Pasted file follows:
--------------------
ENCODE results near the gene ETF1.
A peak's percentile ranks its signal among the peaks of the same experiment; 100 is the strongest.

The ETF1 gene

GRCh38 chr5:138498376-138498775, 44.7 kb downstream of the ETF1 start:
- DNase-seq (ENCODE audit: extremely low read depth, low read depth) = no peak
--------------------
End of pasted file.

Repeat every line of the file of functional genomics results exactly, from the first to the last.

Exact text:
ENCODE results near the gene ETF1.
A peak's percentile ranks its signal among the peaks of the same experiment; 100 is the strongest.

The ETF1 gene

GRCh38 chr5:138498376-138498775, 44.7 kb downstream of the ETF1 start:
- DNase-seq (ENCODE audit: extremely low read depth, low read depth) = no peak